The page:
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Securing Small Networks with OpenBSD Patching OpenBSD

by Jacek Artymiak

Welcome back!

OpenBSD 3.2 is with us, and it's time to upgrade our systems to the latest release. As usual, it is strongly suggested that you install the latest release on a spare machine, apply patches, and test it until you are happy with what the OpenBSD gang gave us. Only then you should upgrade and patch the production machine. But how do you patch OpenBSD?

Patching is something that any OpenBSD administrator ought to do as soon as patches are available, because leaving your system unpatched is simply asking for trouble. OpenBSD and OpenSSH have recently become targets for hackers looking for new fields to explore, and we all need to be on guard.

How Do I Know That a Patch Has Been Released?

If you are not yet subscribed to the announce and security-announce mailing lists, do it now. Assuming that your machine is properly configured, and can send and receive mail, you can subscribe to these lists from the command line:

$ echo 'subscribe announce' | mail
$ echo 'subscribe security-announce' | mail

If you would rather receive mail on a different machine, send the following message to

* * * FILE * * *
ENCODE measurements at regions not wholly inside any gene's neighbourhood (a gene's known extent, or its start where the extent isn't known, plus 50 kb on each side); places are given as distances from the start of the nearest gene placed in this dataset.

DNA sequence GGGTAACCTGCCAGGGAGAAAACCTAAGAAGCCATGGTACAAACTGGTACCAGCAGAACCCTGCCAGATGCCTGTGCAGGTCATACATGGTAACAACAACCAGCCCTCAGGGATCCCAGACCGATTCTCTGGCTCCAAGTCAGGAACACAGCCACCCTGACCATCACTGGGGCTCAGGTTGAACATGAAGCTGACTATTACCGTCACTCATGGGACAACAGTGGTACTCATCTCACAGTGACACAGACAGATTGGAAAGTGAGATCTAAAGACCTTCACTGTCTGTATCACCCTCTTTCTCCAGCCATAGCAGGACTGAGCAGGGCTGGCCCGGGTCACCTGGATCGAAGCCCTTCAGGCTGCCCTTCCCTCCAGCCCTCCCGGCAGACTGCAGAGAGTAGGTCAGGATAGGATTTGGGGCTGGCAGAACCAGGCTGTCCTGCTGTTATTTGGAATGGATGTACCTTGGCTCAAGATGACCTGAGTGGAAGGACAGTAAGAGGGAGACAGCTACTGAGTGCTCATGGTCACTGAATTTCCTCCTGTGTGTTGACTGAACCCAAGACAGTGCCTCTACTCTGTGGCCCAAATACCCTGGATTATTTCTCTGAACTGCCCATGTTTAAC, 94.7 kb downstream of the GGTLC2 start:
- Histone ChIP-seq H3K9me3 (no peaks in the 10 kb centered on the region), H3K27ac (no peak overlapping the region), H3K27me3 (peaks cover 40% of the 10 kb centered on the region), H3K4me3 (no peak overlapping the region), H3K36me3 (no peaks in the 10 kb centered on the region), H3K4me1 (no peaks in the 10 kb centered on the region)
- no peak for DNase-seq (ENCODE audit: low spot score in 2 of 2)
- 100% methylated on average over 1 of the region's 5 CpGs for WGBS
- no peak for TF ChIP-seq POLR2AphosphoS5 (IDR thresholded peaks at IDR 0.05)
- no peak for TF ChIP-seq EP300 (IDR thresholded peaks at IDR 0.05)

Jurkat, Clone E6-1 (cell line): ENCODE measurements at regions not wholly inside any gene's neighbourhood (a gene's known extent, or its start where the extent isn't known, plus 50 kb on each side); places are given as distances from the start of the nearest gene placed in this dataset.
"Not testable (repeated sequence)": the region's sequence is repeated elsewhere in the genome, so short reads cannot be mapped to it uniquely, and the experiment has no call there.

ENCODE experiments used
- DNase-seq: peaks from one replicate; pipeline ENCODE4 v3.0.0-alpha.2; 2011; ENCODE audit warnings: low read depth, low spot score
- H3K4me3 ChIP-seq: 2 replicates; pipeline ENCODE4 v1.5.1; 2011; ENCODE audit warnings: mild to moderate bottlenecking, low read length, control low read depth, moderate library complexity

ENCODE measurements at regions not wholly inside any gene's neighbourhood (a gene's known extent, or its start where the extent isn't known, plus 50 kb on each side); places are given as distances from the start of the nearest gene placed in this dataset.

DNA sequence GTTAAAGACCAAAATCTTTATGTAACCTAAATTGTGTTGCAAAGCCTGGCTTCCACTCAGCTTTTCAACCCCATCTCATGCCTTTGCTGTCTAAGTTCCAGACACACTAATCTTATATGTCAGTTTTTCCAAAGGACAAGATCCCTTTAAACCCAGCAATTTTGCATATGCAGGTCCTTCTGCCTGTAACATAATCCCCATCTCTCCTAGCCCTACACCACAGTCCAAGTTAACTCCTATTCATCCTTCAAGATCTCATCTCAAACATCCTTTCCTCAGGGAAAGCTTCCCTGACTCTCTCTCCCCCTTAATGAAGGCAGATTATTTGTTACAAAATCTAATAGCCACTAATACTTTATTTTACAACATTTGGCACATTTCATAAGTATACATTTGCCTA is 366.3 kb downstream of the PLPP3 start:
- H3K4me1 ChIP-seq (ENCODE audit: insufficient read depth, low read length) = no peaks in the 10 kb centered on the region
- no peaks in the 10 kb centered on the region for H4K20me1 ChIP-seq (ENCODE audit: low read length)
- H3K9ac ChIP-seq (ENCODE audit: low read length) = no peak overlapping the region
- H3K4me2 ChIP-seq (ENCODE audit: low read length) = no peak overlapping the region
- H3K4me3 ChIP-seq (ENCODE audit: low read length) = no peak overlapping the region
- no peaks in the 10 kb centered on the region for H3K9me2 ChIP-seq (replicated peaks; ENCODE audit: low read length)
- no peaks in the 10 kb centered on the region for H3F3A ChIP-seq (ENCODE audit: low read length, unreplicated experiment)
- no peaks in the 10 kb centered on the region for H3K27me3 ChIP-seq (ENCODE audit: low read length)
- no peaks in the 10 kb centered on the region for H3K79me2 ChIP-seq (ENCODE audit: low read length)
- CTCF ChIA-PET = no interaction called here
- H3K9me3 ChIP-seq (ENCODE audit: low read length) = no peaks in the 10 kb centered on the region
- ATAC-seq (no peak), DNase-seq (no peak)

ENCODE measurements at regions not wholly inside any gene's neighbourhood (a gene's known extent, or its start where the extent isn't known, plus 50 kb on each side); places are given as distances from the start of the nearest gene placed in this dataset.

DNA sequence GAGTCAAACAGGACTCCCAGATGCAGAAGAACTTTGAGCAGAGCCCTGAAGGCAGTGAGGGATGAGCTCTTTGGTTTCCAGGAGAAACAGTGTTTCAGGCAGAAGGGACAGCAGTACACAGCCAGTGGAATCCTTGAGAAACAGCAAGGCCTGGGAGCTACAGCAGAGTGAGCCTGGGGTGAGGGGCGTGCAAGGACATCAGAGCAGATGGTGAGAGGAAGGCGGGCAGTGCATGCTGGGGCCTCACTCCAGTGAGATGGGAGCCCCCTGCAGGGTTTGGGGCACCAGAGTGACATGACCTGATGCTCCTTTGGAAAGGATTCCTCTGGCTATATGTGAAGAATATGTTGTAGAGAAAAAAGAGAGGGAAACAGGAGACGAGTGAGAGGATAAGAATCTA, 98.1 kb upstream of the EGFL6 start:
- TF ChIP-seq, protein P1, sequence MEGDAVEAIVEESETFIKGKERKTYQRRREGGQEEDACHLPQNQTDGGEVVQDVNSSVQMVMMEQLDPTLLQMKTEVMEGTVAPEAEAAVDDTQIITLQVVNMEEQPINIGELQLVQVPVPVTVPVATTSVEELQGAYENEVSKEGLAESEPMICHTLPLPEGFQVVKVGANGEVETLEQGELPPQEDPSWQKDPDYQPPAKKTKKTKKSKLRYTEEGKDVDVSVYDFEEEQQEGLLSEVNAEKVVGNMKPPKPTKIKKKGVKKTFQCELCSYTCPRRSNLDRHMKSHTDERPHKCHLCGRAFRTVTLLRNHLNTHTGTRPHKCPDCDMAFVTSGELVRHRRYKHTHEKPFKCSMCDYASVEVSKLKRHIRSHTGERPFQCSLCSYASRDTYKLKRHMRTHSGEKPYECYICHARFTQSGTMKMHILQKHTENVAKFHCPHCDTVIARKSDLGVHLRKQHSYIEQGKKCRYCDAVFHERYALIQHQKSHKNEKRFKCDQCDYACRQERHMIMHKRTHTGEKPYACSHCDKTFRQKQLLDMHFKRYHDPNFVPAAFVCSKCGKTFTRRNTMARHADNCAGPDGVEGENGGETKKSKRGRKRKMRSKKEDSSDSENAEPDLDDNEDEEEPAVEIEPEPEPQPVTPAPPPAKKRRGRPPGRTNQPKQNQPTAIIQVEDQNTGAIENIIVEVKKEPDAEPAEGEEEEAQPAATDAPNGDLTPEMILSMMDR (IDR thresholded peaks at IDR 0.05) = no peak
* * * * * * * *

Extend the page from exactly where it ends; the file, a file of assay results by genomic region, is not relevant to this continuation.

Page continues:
subscribe announce
subscribe security-announce

(If you are curious to know what other mailing lists are available on the server, use echo 'lists' | mail; for help on using majordomo, use echo 'help' | mail

Also in Securing Small Networks with OpenBSD:

Changes in pf: Packet Filtering

Changes in pf: More on NAT

NAT with pf

Downloading Files from Behind the Firewall


Subscribing to these list will help you track patches released from the moment you subscribe, but you also need to check if there were any patches released before you subscribed. Also, the announcements are just that -- announcements; you need to download the patches yourself. The list of patches for the current and previous releases of OpenBSD can be found on the OpenBSD errata page.